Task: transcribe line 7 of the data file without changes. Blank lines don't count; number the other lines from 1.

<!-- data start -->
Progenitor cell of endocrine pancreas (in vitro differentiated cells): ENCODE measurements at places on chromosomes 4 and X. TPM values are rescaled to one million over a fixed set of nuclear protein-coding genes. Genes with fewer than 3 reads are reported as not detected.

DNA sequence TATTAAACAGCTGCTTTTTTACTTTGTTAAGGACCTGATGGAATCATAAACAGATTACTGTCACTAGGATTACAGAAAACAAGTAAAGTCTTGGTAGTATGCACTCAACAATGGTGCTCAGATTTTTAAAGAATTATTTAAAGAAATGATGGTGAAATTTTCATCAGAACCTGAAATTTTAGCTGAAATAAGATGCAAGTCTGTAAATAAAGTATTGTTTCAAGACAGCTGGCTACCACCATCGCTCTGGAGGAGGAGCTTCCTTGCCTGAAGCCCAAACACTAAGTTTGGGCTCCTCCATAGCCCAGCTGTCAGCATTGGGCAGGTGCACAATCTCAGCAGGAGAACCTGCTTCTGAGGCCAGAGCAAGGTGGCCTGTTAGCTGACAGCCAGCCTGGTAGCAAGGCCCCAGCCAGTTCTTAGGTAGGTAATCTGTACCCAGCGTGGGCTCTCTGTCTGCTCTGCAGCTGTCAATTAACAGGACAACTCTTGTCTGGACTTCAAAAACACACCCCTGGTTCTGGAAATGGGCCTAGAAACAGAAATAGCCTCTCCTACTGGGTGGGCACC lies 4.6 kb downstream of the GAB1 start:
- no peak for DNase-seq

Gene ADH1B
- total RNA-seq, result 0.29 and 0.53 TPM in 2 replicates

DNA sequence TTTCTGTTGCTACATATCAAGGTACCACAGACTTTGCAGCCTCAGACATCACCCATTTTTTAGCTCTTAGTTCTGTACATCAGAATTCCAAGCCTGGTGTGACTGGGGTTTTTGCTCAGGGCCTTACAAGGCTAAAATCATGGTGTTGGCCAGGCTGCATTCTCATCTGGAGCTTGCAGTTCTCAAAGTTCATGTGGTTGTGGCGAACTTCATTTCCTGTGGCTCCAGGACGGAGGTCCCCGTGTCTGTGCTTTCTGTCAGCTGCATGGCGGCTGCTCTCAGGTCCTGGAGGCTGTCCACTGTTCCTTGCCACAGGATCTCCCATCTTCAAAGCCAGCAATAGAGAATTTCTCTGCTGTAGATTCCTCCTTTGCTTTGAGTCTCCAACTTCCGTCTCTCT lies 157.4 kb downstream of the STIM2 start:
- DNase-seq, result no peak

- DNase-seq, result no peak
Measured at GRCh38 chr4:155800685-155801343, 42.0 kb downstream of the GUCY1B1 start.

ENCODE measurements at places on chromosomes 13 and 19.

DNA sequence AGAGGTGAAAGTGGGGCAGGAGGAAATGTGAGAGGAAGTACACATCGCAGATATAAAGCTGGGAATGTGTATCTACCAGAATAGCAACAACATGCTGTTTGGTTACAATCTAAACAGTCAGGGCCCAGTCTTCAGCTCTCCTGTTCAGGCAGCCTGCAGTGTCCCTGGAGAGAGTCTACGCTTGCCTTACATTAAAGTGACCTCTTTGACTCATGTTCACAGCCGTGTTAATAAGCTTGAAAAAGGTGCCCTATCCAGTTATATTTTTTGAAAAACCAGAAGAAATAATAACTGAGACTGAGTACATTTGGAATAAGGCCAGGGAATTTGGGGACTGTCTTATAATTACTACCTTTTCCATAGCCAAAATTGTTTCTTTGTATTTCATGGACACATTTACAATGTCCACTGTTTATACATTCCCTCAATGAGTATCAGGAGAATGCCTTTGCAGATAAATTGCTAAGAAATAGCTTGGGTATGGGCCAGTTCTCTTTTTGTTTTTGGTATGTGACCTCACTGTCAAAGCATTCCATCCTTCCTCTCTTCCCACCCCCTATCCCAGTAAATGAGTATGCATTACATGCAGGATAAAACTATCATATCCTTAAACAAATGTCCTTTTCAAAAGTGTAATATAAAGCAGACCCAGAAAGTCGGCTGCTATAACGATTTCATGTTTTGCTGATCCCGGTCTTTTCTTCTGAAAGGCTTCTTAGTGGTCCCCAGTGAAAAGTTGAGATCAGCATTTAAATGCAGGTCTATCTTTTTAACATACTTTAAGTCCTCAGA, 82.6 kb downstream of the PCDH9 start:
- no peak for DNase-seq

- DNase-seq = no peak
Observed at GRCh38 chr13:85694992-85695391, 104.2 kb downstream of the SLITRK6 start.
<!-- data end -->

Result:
- DNase-seq, result no peak